When White plays Blackmar-Diemer Gambit moves against the Caro-Kann Defence, there are three common responses to watch for. Black can play either exf3, Bf5, or Nf6 on moves four through six. Black can play all of them or none of them after 1.d4 c6 2.e4 d5 3.Nc3 dxe4 4.f3.
In 2016 I’ve spent a lot more time writing than playing. However I still like to play blitz games. I have played on the Internet Chess Club for 20 years. I peaked in 1998 when I was in my 40s. It is harder to think fast now that I am in my 60s, but its fun to try.
The Caro-Kann Defence was my first major defence. I played 1.e4 c6 as Black regularly in the 1970s when I was in my 20s. That seems like a long time ago. In this game I played White. My opponent “Fizz44” returned the gambit pawn with 4…e3.
The return of the pawn resulted in allowing White to develop three pieces, castle and gain a space advantage by move 10. Black's position was solid, but he remained down several tempi. When I play Black in the Caro-Kann, my winning plan is to grab a pawn and win the endgame. If White is attacking and does not need to sacrifice material, then Black may be in trouble!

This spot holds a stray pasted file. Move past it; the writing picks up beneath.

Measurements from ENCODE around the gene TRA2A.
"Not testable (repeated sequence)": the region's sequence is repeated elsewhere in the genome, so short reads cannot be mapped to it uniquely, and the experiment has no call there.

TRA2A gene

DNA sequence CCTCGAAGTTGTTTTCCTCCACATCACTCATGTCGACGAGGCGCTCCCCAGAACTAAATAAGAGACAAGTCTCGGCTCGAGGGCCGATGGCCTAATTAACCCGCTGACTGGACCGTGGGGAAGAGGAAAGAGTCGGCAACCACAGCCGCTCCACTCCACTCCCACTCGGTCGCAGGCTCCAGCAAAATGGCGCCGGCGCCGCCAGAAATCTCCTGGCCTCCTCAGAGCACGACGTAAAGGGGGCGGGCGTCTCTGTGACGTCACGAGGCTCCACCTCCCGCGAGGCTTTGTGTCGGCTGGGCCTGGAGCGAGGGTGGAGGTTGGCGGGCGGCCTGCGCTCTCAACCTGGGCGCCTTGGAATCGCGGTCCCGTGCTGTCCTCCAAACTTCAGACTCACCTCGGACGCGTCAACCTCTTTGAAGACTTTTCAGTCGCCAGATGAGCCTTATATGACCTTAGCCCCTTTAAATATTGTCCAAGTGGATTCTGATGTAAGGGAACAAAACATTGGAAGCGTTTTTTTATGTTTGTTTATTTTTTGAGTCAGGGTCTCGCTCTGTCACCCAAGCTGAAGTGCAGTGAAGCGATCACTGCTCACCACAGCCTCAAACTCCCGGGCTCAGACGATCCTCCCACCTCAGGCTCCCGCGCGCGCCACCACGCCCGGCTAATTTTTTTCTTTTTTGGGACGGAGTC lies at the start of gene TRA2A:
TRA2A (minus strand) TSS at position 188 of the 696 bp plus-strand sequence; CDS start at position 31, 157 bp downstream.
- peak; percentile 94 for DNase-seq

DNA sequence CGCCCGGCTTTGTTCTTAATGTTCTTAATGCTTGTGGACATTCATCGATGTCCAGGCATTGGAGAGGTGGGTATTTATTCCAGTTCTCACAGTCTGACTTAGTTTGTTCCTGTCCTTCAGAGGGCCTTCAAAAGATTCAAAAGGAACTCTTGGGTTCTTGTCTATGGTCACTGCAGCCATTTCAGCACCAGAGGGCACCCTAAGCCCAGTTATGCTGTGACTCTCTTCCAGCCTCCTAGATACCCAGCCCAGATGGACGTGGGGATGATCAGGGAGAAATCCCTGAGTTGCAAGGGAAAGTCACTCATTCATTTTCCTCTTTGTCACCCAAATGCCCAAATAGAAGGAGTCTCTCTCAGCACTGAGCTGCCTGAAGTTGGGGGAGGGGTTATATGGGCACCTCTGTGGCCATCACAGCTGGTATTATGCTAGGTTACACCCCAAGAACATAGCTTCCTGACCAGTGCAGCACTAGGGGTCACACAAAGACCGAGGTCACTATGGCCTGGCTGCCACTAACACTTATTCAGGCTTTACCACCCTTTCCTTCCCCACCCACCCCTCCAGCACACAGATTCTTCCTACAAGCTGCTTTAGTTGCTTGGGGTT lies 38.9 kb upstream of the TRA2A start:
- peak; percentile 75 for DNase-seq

Sawyer - Fizz44 (1741), ICC 3 0 Internet Chess Club, 20.11.2016 begins 1.d4 c6 2.e4 d5 3.Nc3 dxe4 4.f3 e3 [Black returns the pawn. 4...exf3 5.Nxf3 Nf6 would transpose to the Blackmar-Diemer Gambit Ziegler Variation] 5.Bxe3 Bf5 [5...Nf6 6.Bd3+/=] 6.g4! Bg6 7.Nge2 h6 [7...e6 8.h4+/=] 8.Nf4 Bh7 9.Qd2 e6 10.0-0-0 Bb4 11.a3 Ba5 [11...Bxc3 12.Qxc3 Nf6 13.h4+/=] 12.Bd3 [Much stronger is 12.Nh5! Kf8 13.d5!+-] 12...Bxd3 13.Qxd3 Nf6 14.h4 Nbd7 [14...Bxc3 15.Qxc3 Nd5 16.Qd2+/=] 15.b4 [15.g5! Nd5 16.Ncxd5 cxd5 17.Nh5+/-] 15...Bb6 [15...Bc7 16.g5+/=] 16.Ne4?! [16.g5+/=] 16...Bc7 17.g5 Nd5 18.Nxd5 cxd5 19.Nc3?! [19.Nc5=] 19...Qe7 [19...Nb6!=/+] 20.Nb5 [20.gxh6=] 20...0-0-0 [20...Bb8=] 21.Nxc7 [21.Qc3+/=] 21...Kxc7 22.Bf4+ Kc8? [22...Kb6=] 23.Qc3+ Nc5 24.Qxc5+ Black resigns 1-0
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